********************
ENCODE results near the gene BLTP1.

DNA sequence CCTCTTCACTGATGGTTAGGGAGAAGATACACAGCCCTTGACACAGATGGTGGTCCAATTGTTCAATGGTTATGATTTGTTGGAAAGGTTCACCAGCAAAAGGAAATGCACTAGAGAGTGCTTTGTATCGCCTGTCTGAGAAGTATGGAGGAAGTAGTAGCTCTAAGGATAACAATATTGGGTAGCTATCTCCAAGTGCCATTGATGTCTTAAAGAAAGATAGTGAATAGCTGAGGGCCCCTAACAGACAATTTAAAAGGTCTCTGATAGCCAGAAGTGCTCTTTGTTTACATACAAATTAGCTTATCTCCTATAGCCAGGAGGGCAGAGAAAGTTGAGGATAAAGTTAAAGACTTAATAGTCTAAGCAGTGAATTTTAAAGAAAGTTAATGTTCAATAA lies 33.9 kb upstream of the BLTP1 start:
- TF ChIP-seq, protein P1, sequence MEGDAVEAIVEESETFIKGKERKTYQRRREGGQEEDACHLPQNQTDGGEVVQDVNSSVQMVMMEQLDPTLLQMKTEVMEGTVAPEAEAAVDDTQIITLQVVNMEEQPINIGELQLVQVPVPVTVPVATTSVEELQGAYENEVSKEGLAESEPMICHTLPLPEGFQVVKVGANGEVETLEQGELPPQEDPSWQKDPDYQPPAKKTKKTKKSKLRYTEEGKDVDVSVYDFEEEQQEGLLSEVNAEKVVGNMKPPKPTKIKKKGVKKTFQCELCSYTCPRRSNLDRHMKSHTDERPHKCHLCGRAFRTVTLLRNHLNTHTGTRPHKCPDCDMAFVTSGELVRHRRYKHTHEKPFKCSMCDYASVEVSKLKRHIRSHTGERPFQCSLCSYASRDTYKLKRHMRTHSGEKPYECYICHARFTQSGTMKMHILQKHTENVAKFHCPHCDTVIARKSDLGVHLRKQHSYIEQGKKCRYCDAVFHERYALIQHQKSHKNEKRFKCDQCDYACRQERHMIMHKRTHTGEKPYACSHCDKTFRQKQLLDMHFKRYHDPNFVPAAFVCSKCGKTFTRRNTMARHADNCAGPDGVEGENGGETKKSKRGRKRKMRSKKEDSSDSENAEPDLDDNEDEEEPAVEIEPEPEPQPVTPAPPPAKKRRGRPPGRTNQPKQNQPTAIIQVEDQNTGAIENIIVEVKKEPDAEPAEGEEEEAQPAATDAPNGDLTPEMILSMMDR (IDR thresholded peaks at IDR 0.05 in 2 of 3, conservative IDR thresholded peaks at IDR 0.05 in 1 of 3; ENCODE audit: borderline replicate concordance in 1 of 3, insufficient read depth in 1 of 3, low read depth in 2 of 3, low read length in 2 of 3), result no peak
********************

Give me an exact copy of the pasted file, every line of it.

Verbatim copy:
ENCODE results near the gene BLTP1.

DNA sequence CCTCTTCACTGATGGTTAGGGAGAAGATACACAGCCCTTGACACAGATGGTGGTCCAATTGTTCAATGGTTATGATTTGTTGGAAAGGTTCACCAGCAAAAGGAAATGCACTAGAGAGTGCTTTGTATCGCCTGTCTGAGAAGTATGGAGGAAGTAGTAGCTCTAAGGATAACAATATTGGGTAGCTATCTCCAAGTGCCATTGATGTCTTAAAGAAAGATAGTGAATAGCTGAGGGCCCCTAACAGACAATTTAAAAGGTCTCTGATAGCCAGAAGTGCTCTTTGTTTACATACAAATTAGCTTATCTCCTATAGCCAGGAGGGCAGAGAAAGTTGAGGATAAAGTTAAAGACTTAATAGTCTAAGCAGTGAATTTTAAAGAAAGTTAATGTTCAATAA lies 33.9 kb upstream of the BLTP1 start:
- TF ChIP-seq, protein P1, sequence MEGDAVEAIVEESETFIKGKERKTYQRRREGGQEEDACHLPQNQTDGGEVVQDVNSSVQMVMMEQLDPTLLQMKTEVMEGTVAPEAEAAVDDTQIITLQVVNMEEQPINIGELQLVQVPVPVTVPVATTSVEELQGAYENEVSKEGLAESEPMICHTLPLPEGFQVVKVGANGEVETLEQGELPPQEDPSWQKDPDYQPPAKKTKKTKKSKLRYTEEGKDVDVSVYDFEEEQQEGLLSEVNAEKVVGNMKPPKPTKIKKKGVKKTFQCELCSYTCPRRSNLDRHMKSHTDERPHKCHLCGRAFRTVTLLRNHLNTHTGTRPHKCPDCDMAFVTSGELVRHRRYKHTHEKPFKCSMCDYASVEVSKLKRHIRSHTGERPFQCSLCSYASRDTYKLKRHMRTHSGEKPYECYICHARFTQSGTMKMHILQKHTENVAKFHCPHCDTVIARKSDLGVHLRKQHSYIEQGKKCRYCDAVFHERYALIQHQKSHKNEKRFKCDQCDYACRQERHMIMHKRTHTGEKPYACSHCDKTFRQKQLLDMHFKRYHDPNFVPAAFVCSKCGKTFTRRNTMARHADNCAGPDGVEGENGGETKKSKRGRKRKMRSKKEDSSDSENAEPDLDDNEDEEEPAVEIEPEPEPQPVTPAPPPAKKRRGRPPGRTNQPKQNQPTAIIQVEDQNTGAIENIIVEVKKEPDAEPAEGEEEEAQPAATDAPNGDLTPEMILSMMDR (IDR thresholded peaks at IDR 0.05 in 2 of 3, conservative IDR thresholded peaks at IDR 0.05 in 1 of 3; ENCODE audit: borderline replicate concordance in 1 of 3, insufficient read depth in 1 of 3, low read depth in 2 of 3, low read length in 2 of 3), result no peak